Nevertheless, they do have their flaws. A lot of the puzzles require players to trawl through evidence and old dialogue to work them out and therefore being quite time-consuming, whilst quite a few are fairly difficult, requiring a lot of effort and thought. To make matters worse, the puzzles must be completed so progression can be made and there’s no help option on hand if players get majorly stuck.

Despite being very well-told, there are, unfortunately, a number of problems with the narrative. The narrative seems to sidetrack at times to focus on small-scale seemingly pointless objectives such as removing a snake from its cage in order to retrieve a tanner mask – increasing what appeared to be a short storyline into a lengthy storyline of around 10-12 hours.

Once the story mode has been completed, that’s pretty much it for Sherlock Holmes vs. Jack the Ripper due to the lack of any other game modes and features. To make matters worse, the story mode hasn’t got the legs for a second playthrough and therefore finding players leaving the game to collect dust on the shelf – not initially justifying the game’s price.

Sherlock Holmes vs. The Jack Ripper is the first in the series to allow players to play in one of two perspectives. Previously players have been trapped in the first person view, unaware of the entirety of their surroundings, though an additional third person perspective has been introduced, especially for the Xbox 360 version. However, it’s an inclusion which didn’t particularly need to feature. The third person perspective makes general movement of Sherlock Holmes/Dr. Watson rather awkward due to the constantly changing camera angle, leaving players constantly battling with the game as they walk in the wrong direction. Thankfully and rather bizarrely, changing the perspective can be done quickly and easily by pressing the X button.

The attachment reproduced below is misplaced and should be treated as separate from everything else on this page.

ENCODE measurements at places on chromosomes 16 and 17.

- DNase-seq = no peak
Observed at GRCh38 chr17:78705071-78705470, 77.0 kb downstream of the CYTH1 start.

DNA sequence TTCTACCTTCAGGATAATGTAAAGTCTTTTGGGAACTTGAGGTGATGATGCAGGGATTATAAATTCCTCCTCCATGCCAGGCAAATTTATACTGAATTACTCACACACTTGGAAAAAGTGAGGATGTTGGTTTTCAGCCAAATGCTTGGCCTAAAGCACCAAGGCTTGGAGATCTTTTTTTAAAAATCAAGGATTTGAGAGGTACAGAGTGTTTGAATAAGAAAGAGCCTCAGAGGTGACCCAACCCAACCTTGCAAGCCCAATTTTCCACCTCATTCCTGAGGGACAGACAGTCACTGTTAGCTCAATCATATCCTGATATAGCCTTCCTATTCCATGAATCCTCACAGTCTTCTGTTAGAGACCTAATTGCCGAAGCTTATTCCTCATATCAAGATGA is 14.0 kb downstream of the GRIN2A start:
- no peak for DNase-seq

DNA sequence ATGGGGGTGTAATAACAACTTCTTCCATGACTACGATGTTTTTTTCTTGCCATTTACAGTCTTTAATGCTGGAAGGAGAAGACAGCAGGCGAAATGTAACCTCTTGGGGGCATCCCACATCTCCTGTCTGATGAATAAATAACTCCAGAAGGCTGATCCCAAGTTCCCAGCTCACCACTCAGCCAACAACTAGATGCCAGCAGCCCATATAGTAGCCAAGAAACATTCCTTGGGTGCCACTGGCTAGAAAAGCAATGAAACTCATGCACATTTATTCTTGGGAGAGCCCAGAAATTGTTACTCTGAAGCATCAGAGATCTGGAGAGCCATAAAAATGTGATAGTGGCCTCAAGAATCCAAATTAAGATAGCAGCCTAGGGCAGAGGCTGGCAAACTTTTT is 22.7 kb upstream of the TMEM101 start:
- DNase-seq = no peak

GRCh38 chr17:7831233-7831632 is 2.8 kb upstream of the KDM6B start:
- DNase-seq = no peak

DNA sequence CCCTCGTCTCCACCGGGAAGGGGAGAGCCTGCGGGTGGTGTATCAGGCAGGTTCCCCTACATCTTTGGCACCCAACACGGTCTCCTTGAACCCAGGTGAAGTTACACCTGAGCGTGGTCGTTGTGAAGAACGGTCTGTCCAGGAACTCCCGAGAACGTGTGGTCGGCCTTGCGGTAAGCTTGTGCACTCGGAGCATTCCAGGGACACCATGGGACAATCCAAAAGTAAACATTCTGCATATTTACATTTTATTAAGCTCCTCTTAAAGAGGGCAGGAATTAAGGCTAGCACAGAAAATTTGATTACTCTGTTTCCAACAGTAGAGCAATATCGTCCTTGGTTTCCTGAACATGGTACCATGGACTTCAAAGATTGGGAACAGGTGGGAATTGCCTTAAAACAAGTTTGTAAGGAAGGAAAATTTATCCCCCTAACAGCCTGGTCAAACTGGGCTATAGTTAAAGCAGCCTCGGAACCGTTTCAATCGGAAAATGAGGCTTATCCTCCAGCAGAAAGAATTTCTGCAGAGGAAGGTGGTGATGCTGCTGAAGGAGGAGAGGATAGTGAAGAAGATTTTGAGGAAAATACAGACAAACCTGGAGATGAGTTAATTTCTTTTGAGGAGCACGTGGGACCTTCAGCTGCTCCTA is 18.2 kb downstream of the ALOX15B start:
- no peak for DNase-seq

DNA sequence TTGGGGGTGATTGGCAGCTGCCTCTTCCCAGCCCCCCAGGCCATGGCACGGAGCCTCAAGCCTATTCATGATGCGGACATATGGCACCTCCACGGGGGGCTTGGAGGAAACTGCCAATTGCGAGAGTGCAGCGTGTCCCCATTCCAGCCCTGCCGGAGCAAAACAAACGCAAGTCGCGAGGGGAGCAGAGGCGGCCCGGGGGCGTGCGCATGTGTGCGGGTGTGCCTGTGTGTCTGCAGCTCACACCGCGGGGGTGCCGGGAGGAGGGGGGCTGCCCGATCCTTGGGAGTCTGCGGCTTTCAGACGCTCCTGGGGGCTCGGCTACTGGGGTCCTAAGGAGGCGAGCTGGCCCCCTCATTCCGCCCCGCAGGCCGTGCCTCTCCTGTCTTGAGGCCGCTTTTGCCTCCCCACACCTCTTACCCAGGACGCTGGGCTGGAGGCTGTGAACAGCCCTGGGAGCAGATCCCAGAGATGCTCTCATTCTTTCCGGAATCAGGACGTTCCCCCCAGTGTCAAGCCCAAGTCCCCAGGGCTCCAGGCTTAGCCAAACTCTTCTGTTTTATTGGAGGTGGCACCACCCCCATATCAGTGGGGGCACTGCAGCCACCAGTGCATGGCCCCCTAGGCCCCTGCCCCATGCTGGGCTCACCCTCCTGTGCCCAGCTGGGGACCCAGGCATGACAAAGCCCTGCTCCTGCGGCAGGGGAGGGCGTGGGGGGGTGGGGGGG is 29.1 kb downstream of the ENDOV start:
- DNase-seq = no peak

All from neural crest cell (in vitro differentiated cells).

The remainder of the game’s controls are also strangely assigned. To switch between your character walking and running, players press the back button – a button I personally forgot existed. Selecting objects is done with the right trigger and the left trigger can be used to display nearby points of interest. At first, the controls do take a bit of getting used to though players will get to grips with them with ease in no time.

Graphically, Sherlock Holmes vs. Jack the Ripper isn’t to the excellent standards we have seen from other titles on the Xbox 360 though what is evident is perfectly adequate. Something which certainly grabbed my attention was the game’s lighting which has been excellently designed to create some great shadow effects.

Sherlock Holmes vs. The Jack Ripper is an enjoyable title that is let down by basic flaws such as the controls and unnecessary objectives in the story mode. Whilst the title feels like a simple PC port, if you’ve been looking to get your hands on a detective game for the Xbox 360, this is a recommended purchase.

About The Author

David Wriglesworth is a Northern lad with a passion for gaming, who graduated from the University of Lincoln with a BA (Hons) Journalism degree. If you can drag him away from the consoles, you can probably find him Tweeting or watching Coronation Street.